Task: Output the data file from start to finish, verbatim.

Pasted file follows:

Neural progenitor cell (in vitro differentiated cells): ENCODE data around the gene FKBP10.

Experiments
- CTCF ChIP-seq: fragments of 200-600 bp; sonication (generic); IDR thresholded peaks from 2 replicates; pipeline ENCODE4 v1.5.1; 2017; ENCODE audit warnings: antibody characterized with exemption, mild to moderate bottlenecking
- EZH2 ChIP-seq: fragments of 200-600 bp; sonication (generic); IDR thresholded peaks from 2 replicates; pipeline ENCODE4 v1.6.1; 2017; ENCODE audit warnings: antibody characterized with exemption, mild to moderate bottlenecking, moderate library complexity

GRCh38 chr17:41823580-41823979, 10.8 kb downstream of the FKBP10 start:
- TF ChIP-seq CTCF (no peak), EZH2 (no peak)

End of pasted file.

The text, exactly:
Neural progenitor cell (in vitro differentiated cells): ENCODE data around the gene FKBP10.

Experiments
- CTCF ChIP-seq: fragments of 200-600 bp; sonication (generic); IDR thresholded peaks from 2 replicates; pipeline ENCODE4 v1.5.1; 2017; ENCODE audit warnings: antibody characterized with exemption, mild to moderate bottlenecking
- EZH2 ChIP-seq: fragments of 200-600 bp; sonication (generic); IDR thresholded peaks from 2 replicates; pipeline ENCODE4 v1.6.1; 2017; ENCODE audit warnings: antibody characterized with exemption, mild to moderate bottlenecking, moderate library complexity

GRCh38 chr17:41823580-41823979, 10.8 kb downstream of the FKBP10 start:
- TF ChIP-seq CTCF (no peak), EZH2 (no peak)